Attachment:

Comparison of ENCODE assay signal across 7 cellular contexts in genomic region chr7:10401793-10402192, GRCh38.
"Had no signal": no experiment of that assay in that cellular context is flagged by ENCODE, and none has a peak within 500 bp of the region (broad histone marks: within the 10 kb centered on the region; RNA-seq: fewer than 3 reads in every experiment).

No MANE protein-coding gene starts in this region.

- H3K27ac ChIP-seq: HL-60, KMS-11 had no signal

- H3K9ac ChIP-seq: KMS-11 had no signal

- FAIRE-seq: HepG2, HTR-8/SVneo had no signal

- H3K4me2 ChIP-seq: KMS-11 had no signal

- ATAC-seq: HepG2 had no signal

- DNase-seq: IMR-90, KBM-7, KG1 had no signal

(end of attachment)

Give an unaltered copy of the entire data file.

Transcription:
Comparison of ENCODE assay signal across 7 cellular contexts in genomic region chr7:10401793-10402192, GRCh38.
"Had no signal": no experiment of that assay in that cellular context is flagged by ENCODE, and none has a peak within 500 bp of the region (broad histone marks: within the 10 kb centered on the region; RNA-seq: fewer than 3 reads in every experiment).

No MANE protein-coding gene starts in this region.

- H3K27ac ChIP-seq: HL-60, KMS-11 had no signal

- H3K9ac ChIP-seq: KMS-11 had no signal

- FAIRE-seq: HepG2, HTR-8/SVneo had no signal

- H3K4me2 ChIP-seq: KMS-11 had no signal

- ATAC-seq: HepG2 had no signal

- DNase-seq: IMR-90, KBM-7, KG1 had no signal